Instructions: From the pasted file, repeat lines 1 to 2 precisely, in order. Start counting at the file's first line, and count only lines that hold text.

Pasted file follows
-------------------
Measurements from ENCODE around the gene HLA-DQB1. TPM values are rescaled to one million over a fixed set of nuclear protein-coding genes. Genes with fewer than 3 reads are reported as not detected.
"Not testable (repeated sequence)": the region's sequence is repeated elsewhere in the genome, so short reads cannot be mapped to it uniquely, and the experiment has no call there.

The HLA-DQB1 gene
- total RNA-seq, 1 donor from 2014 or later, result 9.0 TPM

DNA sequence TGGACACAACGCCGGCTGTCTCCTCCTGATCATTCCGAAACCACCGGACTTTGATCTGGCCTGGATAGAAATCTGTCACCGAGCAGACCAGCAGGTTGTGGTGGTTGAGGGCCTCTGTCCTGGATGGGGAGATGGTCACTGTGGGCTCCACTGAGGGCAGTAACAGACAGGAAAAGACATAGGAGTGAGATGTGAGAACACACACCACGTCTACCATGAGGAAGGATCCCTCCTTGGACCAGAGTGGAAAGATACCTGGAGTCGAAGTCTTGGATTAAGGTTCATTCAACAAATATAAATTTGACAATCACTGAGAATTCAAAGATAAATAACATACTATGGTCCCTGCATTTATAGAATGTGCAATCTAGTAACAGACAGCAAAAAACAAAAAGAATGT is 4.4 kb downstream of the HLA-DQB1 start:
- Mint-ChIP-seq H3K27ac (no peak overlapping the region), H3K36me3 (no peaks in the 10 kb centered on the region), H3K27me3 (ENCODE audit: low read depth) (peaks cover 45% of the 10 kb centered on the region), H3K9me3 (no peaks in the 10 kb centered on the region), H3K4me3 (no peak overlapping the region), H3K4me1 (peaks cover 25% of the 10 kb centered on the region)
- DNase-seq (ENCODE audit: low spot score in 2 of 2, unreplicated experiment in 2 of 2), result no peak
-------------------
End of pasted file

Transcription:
Measurements from ENCODE around the gene HLA-DQB1. TPM values are rescaled to one million over a fixed set of nuclear protein-coding genes. Genes with fewer than 3 reads are reported as not detected.
"Not testable (repeated sequence)": the region's sequence is repeated elsewhere in the genome, so short reads cannot be mapped to it uniquely, and the experiment has no call there.